- Discard Used Items — cleanup, basically — removing played cards from the table
- Draw New Items — depending on the number of players, Items cards are handed out to each player
- Escalation — this is where the Goonies find trouble — obstacles are added and Encounters revealed
In the Team Action stage, players can take up to four actions total. It’s possible in a multiplayer game for one player not to take any actions during a turn; likewise, one player could perform all four actions… it all depends on the Items cards in hand. Keep in mind that every character has a permanent character ability that can really have a major impact on gameplay — Stef, for example, can draw an extra Item card when she uses an Item card to move the Goonies to a different location. And Mouth can shift the players to an adjacent location when the group moves: a great ability when you have a card that can get you to IV, but you need to get to III or V! (The Fratellis also have special abilities that apply when a Fratellis card is revealed, but they work AGAINST the players.)
So… what are my thoughts on gameplay? I’ve now played a handful of solo games, some 2-player games and a couple 4-player games, and by far the 4-player games were my favorite, with the 2-player games coming in a close second. I liked solo play, but honestly the game is just much more fun when you have multiple players keeping eyes open on both strategies and trouble on the horizon. The risks really ramp up with every player you add to the mix, with most of the game balance (IMO) coming from the number of cards that are dealt to each player during Step 3 — 1 new card for 3-player and 4-player games, 2 new cards for 2-player games, 4 new cards for solo — and the hand limit (three cards for 4-player game, four cards for 3-player, five cards for 2-player, and eight cards for solo).
My final thoughts? I’ll break it down into some Pros and Cons…
- A nice mix of strategies available depending on characters played and number of players in the game.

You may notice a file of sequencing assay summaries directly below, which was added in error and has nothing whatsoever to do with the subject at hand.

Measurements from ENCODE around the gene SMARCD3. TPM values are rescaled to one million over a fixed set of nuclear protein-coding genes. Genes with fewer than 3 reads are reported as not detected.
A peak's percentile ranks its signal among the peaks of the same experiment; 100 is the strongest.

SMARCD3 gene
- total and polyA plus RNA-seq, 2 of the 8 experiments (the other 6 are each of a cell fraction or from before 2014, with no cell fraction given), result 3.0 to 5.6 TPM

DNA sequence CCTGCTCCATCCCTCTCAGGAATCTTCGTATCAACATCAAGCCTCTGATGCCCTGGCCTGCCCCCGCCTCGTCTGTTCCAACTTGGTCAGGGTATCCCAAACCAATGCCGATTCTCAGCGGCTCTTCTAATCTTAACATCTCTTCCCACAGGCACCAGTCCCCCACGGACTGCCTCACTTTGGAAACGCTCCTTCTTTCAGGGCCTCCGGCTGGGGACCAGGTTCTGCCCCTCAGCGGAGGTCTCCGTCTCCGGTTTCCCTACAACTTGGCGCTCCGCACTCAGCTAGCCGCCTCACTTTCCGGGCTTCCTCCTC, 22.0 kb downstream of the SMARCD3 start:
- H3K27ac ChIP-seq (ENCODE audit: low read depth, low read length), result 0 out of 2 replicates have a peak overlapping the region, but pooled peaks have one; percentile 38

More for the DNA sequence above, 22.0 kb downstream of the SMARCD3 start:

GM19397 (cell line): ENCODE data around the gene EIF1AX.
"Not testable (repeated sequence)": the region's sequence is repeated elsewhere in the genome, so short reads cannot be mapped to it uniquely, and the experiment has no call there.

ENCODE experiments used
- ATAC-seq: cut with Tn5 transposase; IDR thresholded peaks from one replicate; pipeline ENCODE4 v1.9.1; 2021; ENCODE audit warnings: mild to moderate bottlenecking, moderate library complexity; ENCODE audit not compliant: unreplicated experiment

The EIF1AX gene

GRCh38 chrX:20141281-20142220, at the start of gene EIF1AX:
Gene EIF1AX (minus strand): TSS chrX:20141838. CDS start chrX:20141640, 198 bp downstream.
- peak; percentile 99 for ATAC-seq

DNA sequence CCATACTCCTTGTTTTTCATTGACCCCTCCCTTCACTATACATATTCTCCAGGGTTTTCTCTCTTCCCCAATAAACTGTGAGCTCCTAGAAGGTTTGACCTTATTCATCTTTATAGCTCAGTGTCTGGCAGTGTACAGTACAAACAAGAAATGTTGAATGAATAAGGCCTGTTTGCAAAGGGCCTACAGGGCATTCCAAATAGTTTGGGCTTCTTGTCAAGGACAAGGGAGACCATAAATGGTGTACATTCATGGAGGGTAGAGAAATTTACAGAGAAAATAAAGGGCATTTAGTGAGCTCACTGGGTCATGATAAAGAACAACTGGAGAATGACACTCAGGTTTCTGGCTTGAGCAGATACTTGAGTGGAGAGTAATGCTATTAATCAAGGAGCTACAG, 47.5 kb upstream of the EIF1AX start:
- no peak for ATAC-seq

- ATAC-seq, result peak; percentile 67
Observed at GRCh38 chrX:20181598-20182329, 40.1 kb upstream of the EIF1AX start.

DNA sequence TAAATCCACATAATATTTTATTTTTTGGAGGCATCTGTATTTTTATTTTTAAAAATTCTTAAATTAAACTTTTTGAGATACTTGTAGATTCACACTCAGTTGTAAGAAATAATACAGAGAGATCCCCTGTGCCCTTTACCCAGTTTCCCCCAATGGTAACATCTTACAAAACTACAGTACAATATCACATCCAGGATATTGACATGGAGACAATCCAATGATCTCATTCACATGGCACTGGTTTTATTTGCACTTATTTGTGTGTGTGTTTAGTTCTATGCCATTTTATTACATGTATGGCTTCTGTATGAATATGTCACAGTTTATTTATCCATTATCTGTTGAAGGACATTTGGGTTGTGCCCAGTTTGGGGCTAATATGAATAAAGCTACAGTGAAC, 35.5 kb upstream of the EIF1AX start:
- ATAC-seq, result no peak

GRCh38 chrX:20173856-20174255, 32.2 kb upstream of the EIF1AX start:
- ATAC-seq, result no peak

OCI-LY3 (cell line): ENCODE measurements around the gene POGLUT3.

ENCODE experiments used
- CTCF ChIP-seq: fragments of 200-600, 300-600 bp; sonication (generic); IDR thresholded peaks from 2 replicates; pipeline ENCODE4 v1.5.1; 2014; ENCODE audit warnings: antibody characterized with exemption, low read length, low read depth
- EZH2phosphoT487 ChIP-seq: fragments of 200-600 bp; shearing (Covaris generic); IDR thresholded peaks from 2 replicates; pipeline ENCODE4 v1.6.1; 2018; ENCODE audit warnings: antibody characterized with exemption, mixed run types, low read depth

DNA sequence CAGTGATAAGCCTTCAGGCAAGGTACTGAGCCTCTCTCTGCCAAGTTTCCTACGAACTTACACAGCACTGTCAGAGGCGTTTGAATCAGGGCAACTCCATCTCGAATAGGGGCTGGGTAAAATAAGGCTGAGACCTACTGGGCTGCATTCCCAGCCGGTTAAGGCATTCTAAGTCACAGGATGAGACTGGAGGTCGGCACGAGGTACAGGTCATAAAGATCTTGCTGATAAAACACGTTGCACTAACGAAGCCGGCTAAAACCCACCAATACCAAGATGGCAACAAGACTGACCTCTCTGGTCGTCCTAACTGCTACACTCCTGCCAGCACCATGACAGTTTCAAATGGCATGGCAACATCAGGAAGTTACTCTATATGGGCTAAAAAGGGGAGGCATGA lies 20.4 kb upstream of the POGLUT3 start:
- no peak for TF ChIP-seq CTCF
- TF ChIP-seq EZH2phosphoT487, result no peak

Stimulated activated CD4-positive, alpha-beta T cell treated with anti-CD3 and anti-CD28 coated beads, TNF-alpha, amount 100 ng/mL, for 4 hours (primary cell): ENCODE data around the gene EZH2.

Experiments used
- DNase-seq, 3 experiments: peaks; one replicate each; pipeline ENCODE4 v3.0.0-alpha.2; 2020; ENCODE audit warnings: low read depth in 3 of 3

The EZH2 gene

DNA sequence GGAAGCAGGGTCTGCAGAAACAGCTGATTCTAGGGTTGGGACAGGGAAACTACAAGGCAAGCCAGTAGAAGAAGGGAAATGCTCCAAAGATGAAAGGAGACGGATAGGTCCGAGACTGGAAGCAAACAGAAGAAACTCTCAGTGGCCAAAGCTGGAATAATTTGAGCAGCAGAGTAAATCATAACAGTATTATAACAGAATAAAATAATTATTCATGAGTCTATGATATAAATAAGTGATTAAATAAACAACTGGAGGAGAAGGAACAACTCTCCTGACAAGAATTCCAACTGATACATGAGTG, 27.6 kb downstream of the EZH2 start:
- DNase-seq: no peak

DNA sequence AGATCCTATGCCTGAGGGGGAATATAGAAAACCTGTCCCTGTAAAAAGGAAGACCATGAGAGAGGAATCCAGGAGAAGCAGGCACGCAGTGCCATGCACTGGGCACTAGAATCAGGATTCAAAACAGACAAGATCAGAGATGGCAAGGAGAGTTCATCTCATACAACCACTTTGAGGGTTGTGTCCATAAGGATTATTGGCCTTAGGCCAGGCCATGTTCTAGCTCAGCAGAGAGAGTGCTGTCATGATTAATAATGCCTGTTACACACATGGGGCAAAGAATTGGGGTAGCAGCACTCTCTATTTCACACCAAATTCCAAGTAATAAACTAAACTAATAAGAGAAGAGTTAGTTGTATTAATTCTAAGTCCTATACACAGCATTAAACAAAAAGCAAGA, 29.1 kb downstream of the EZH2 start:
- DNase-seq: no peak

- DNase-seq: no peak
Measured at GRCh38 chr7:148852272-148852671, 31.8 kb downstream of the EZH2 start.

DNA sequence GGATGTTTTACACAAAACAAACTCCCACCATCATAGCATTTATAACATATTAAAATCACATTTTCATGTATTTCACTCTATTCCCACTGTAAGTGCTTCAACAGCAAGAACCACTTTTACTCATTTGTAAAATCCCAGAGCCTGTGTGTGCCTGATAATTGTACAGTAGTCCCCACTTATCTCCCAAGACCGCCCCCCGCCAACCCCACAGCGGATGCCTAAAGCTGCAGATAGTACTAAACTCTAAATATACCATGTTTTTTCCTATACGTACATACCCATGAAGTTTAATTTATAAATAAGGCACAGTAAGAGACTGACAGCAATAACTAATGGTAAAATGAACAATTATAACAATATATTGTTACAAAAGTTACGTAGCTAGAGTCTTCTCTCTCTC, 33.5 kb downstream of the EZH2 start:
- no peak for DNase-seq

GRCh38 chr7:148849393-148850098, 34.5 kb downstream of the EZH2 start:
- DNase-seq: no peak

- Trouble is always brewing — there’s always something looming that requires fast decisions.
- The cooperative gameplay is fun. Really fun. Each character is unique and every player will have their time to shine.
- The Goonies theme is well done here — the cards and graphics and gameplay had me constantly grinning.
- Easy to set up, fast to learn… and fast to play. I didn’t have a game that went longer than 30 minutes.
- A loss doesn’t feel like a loss, mainly because games go fast and you can be playing again in less than a few minutes.
- Tons of replayability — plenty of variations from player number and character selection combined with randomness of obstacles and exploration tiles.
- Solo play lacks risk — I won all three solo games. They were fun, but making all the decisions isn’t as fun as sharing the risks.
Yeah… one CON. What can I say… I really like playing this game! (I was going to add that it needed more locations, but this game is on Kickstarter AND it’s already funded AND some stretch goals have already unlocked that include extra locations. So… never mind.)
I mentioned Kickstarter. Yep — this game is raising funds and has already made its funding goal and is into stretch goals. The upgrade to linen cards has already been reached as has the linen box. Additional stretch goals are going to provide Challenge Cards that make the game more challenging to experienced players. One example states that instead of three-of-a-kind icons needed to unlock a Path Tile, players will need four-of-a-kind!
I got a prototype deck to play from Albino Dragon, so I cannot WAIT to see what the final game looks like. I’ve reviewed some of Albino Dragon’s playing card products recently (including The Goonies themed cards), and I appreciate the quality of the components and the fact that they are themselves fans. They’ve stayed true to the spirit of The Goonies, with players working together against the booby traps, the Fratellis, and the obstacles placed by One-Eyed Willy to those seeking his treasure — you can almost hear those kids screaming GOONIES GOONIES GOONIES!
Check out the Kickstarter, watch the gameplay videos, and look at the latest stretch goals that have been reached — The Goonies: Adventure Card Game Kickstarter.
Note: Thanks to Albino Dragon for providing the prototype game components, rules, and answering my questions.